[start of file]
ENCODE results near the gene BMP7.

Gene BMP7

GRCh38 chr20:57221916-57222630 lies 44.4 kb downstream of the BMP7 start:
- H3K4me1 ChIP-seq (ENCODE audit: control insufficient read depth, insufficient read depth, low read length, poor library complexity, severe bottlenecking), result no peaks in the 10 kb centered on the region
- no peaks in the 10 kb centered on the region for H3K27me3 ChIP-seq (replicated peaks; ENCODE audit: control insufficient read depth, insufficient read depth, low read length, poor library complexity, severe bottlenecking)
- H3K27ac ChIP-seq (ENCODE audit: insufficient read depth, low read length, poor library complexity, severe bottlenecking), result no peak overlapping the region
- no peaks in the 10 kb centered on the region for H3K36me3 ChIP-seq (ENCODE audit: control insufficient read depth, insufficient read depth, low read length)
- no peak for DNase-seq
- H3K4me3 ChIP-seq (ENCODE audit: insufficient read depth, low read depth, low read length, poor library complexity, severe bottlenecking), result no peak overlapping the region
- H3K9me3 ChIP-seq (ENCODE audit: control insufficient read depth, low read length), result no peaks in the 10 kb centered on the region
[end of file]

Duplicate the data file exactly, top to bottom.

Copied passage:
ENCODE results near the gene BMP7.

Gene BMP7

GRCh38 chr20:57221916-57222630 lies 44.4 kb downstream of the BMP7 start:
- H3K4me1 ChIP-seq (ENCODE audit: control insufficient read depth, insufficient read depth, low read length, poor library complexity, severe bottlenecking), result no peaks in the 10 kb centered on the region
- no peaks in the 10 kb centered on the region for H3K27me3 ChIP-seq (replicated peaks; ENCODE audit: control insufficient read depth, insufficient read depth, low read length, poor library complexity, severe bottlenecking)
- H3K27ac ChIP-seq (ENCODE audit: insufficient read depth, low read length, poor library complexity, severe bottlenecking), result no peak overlapping the region
- no peaks in the 10 kb centered on the region for H3K36me3 ChIP-seq (ENCODE audit: control insufficient read depth, insufficient read depth, low read length)
- no peak for DNase-seq
- H3K4me3 ChIP-seq (ENCODE audit: insufficient read depth, low read depth, low read length, poor library complexity, severe bottlenecking), result no peak overlapping the region
- H3K9me3 ChIP-seq (ENCODE audit: control insufficient read depth, low read length), result no peaks in the 10 kb centered on the region